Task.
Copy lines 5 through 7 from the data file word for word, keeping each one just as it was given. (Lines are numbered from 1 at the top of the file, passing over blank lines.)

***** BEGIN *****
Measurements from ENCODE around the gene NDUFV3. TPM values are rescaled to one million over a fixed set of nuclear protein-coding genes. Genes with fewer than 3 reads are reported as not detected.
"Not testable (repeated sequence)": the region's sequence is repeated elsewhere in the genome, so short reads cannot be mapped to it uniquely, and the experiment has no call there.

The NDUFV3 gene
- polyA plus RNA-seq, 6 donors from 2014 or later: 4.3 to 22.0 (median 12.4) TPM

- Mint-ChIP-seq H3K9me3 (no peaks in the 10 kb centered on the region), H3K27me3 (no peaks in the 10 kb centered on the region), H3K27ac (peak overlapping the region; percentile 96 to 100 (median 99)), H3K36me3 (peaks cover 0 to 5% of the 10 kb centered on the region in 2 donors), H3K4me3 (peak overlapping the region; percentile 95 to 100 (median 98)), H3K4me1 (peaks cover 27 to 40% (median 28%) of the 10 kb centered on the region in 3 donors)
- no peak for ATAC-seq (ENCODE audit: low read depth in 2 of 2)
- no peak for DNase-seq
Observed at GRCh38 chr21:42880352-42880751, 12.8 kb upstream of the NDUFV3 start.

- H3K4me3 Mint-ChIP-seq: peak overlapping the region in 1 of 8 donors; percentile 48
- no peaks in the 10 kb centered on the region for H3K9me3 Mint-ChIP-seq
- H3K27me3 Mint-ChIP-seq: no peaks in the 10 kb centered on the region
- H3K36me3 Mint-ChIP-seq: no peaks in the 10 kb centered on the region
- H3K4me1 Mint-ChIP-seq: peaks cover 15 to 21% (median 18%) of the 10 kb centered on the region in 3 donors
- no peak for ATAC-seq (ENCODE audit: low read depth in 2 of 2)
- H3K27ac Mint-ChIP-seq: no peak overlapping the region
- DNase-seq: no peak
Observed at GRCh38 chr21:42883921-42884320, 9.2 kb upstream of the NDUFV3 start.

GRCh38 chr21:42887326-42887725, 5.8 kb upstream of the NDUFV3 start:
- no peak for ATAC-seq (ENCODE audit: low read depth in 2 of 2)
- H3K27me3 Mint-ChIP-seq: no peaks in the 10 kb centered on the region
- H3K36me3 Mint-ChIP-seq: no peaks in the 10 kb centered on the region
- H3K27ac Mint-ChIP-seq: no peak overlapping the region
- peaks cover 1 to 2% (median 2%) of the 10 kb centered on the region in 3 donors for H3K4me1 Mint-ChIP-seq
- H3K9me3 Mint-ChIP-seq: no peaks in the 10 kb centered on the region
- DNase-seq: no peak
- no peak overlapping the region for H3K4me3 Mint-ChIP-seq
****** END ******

- Mint-ChIP-seq H3K9me3 (no peaks in the 10 kb centered on the region), H3K27me3 (no peaks in the 10 kb centered on the region), H3K27ac (peak overlapping the region; percentile 96 to 100 (median 99)), H3K36me3 (peaks cover 0 to 5% of the 10 kb centered on the region in 2 donors), H3K4me3 (peak overlapping the region; percentile 95 to 100 (median 98)), H3K4me1 (peaks cover 27 to 40% (median 28%) of the 10 kb centered on the region in 3 donors)
- no peak for ATAC-seq (ENCODE audit: low read depth in 2 of 2)
- no peak for DNase-seq